Radiographics 2021 Jul 16:200202. Epub 2021 Jul 16.
From the Department of Radiology, University of Alabama at Birmingham, 619 19th St S, JTN 452, Birmingham, AL 35249-6830 (A.M.A.E., A.J.G., A.D.S.); Department of Radiation Oncology (S.S.L.) and Department of Radiology (S.S.V.), University of Washington School of Medicine, Seattle, Wash; Department of Urology, UCLA Medical Center, Santa Monica, Calif (B.M.S.); Department of Urology, Cleveland Clinic Foundation, Cleveland, Ohio (M.E.D.F., R.A.); Division of Hematology/Oncology, Department of Internal Medicine, Loyola University Medical Center, Maywood, Ill (J.I.C.); Department of Radiation Oncology, Sunnybrook Health Science Centre, University of Toronto, Toronto, Ontario, Canada (A.V.L.); Division of Radiation Oncology, Peter MacCallum Cancer Centre, University of Melbourne, Parkville, Victoria, Australia (S.S.); and Department of Radiation Oncology, University of Freiburg, Freiburg, Germany (A.L.G.).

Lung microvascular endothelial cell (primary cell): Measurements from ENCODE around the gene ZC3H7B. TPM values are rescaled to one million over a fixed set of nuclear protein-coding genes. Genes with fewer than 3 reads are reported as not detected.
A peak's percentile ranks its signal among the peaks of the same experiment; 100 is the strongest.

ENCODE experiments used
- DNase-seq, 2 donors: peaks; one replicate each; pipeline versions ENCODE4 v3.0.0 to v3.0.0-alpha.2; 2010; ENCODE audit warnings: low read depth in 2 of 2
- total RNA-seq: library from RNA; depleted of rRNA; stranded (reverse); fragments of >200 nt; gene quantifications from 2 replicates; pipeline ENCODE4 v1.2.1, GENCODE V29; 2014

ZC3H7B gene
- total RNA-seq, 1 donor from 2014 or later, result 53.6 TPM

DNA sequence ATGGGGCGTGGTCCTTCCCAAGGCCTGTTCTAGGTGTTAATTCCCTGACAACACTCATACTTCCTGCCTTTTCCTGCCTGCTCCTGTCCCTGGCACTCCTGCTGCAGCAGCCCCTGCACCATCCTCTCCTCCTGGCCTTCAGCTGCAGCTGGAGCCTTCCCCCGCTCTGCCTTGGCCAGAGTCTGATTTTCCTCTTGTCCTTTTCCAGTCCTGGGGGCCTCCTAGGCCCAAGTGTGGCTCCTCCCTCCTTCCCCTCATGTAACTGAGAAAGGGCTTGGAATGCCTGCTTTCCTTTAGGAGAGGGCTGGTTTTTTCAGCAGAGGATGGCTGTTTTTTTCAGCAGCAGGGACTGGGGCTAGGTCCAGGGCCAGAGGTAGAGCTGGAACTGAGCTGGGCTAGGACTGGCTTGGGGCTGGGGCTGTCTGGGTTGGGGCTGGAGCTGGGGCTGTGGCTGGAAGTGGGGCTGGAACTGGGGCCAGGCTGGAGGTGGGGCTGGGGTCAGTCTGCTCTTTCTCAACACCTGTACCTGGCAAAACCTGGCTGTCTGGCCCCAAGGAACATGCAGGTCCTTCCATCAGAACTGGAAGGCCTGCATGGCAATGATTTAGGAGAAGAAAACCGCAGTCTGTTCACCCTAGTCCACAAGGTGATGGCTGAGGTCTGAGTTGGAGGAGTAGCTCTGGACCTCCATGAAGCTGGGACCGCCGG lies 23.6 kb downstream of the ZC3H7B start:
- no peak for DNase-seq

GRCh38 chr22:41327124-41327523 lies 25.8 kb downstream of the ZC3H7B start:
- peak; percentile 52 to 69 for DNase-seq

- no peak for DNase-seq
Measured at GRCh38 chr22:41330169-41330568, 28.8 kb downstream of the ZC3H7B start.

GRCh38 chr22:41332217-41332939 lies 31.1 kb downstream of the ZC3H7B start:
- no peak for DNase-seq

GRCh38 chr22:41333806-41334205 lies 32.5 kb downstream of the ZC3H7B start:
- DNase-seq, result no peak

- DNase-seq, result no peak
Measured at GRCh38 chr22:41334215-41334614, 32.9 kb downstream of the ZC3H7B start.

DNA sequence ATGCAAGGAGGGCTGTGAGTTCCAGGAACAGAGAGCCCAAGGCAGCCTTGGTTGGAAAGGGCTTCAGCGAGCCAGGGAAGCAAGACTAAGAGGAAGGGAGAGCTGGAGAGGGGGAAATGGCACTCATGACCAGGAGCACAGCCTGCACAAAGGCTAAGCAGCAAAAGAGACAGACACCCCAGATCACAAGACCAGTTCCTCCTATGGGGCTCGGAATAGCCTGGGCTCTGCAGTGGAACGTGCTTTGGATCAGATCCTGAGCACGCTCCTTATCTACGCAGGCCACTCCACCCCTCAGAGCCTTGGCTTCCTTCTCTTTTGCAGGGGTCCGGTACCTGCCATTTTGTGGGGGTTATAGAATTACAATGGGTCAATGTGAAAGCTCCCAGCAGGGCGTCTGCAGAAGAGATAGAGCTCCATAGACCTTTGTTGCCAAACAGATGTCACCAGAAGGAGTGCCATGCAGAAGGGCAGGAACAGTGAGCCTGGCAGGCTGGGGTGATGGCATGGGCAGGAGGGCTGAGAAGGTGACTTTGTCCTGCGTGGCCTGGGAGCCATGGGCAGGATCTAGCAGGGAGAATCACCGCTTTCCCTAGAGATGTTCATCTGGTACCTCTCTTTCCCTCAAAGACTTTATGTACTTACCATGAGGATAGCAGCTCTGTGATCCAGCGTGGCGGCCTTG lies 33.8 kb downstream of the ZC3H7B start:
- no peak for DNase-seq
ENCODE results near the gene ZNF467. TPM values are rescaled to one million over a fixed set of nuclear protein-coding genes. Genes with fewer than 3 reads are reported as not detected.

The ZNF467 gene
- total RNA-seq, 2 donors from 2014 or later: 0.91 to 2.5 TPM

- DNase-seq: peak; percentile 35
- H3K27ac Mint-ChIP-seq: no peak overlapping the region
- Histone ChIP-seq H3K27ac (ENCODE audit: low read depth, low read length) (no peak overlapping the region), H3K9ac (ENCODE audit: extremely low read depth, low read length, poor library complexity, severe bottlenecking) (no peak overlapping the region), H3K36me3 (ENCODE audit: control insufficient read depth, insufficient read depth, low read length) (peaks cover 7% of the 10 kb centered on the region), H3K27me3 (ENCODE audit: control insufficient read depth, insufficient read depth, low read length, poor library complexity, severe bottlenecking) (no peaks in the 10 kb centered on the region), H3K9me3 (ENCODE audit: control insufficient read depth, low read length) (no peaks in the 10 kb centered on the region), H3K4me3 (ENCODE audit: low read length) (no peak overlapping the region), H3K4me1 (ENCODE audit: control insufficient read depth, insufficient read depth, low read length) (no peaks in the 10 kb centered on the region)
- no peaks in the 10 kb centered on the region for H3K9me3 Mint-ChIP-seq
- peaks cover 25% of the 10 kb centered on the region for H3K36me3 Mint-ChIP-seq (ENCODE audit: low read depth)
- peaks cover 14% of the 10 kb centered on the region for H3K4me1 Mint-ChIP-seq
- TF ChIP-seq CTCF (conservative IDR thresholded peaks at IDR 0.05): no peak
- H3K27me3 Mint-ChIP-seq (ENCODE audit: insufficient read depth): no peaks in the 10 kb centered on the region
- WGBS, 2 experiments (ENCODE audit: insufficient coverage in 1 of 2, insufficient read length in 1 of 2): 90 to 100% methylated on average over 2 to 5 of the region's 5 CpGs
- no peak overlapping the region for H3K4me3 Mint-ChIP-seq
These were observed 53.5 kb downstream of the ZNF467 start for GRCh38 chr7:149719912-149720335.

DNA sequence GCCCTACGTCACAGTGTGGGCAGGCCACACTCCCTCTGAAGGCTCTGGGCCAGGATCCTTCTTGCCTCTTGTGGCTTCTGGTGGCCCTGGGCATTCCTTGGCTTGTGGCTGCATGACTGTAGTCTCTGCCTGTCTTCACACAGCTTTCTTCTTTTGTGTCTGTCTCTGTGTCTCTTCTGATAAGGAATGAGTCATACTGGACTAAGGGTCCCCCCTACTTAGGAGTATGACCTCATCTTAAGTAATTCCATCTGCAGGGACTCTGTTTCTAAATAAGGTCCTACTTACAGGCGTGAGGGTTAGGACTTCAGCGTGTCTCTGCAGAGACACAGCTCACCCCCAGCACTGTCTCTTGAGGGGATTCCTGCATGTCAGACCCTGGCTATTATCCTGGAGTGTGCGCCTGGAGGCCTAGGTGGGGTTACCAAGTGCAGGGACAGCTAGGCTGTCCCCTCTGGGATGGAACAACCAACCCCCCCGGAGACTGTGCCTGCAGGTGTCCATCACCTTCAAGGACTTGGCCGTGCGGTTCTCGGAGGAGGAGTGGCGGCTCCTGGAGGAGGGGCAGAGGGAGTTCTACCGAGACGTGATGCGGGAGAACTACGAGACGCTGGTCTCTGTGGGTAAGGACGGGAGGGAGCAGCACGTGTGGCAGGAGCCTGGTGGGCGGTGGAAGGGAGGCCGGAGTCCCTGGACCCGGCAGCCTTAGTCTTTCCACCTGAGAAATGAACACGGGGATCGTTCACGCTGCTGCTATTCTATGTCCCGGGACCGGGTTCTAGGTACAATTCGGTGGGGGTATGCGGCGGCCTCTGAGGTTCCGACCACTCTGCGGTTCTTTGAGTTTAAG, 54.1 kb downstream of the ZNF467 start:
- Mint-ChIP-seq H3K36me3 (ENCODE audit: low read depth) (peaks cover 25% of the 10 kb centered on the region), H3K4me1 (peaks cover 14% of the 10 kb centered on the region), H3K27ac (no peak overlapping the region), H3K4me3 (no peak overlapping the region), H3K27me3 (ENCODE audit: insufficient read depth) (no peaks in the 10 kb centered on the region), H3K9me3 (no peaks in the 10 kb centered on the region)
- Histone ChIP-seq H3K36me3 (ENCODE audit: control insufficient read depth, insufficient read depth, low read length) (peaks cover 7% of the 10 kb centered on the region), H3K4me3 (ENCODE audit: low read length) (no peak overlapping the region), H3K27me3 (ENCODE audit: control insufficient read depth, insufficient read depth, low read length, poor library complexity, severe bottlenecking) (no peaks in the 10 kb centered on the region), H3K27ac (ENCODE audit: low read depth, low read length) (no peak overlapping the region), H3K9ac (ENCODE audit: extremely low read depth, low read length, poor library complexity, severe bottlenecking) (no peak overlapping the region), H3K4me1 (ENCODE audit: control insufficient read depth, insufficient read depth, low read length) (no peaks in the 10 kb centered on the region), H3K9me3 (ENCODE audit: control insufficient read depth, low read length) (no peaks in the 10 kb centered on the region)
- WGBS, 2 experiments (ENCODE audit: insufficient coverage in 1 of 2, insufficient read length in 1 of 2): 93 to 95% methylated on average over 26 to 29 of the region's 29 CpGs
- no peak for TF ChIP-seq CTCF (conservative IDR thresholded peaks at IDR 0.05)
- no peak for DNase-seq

With the expansion in cross-sectional imaging over the past few decades, there has been an increase in the number of incidentally detected renal masses and an increase in the incidence of renal cell carcinomas (RCCs). The complete characterization of an indeterminate renal mass on CT or MR images is challenging, and the authors provide a critical review of the best imaging methods and essential, important, and optional reporting elements used to describe the indeterminate renal mass. While surgical staging remains the standard of care for RCC, the role of renal mass CT or MRI in staging RCC is reviewed, specifically with reference to areas that may be overlooked at imaging such as detection of invasion through the renal capsule or perirenal (Gerota) fascia. Read More